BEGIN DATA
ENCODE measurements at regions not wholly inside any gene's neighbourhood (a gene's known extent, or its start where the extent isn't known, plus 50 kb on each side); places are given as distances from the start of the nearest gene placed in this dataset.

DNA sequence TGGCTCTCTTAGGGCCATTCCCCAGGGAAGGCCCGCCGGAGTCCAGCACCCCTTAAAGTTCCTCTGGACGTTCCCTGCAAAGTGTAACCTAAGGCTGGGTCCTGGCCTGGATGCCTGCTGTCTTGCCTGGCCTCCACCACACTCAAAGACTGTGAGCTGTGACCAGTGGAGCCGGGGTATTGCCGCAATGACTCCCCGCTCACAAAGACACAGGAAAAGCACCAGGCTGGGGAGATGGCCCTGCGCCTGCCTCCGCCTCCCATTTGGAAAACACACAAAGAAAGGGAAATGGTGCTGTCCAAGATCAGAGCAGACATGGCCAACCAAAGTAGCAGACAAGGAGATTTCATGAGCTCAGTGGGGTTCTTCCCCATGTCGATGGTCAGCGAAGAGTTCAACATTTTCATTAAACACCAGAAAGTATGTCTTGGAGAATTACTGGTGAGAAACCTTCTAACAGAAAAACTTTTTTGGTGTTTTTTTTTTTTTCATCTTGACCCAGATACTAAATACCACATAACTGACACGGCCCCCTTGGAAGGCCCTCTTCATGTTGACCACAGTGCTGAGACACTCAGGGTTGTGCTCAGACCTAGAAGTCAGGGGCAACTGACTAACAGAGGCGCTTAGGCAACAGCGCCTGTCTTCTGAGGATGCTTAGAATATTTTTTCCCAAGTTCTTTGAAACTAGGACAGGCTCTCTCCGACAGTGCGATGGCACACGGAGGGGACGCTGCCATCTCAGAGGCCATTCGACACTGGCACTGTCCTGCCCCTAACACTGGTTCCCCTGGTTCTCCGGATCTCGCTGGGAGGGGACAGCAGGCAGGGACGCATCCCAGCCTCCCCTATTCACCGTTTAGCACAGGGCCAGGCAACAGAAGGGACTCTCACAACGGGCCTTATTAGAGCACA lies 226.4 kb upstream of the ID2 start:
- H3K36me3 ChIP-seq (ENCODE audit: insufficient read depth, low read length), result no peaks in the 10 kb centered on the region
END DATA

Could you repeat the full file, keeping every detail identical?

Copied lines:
ENCODE measurements at regions not wholly inside any gene's neighbourhood (a gene's known extent, or its start where the extent isn't known, plus 50 kb on each side); places are given as distances from the start of the nearest gene placed in this dataset.

DNA sequence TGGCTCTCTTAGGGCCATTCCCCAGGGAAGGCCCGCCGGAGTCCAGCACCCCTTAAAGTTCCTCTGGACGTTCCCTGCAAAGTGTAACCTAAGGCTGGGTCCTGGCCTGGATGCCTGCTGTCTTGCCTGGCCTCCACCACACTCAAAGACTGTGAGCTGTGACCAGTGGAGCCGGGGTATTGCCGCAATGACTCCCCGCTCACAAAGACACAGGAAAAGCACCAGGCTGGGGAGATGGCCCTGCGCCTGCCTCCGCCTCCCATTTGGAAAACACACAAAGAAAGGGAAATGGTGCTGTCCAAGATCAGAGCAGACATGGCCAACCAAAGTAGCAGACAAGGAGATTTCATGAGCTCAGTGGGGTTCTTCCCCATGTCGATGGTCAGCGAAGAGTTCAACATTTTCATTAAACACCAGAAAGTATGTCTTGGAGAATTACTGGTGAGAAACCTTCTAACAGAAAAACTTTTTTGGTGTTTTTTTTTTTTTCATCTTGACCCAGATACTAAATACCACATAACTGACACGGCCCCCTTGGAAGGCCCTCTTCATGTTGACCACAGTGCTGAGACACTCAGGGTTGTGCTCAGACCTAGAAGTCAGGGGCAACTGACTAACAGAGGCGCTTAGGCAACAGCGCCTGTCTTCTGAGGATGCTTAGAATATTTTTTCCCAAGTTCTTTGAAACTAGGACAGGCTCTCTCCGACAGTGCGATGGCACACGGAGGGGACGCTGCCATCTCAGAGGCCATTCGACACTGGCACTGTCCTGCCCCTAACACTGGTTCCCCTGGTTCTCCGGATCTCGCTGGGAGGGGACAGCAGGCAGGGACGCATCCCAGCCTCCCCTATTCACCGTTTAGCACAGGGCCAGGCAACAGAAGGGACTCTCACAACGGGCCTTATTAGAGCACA lies 226.4 kb upstream of the ID2 start:
- H3K36me3 ChIP-seq (ENCODE audit: insufficient read depth, low read length), result no peaks in the 10 kb centered on the region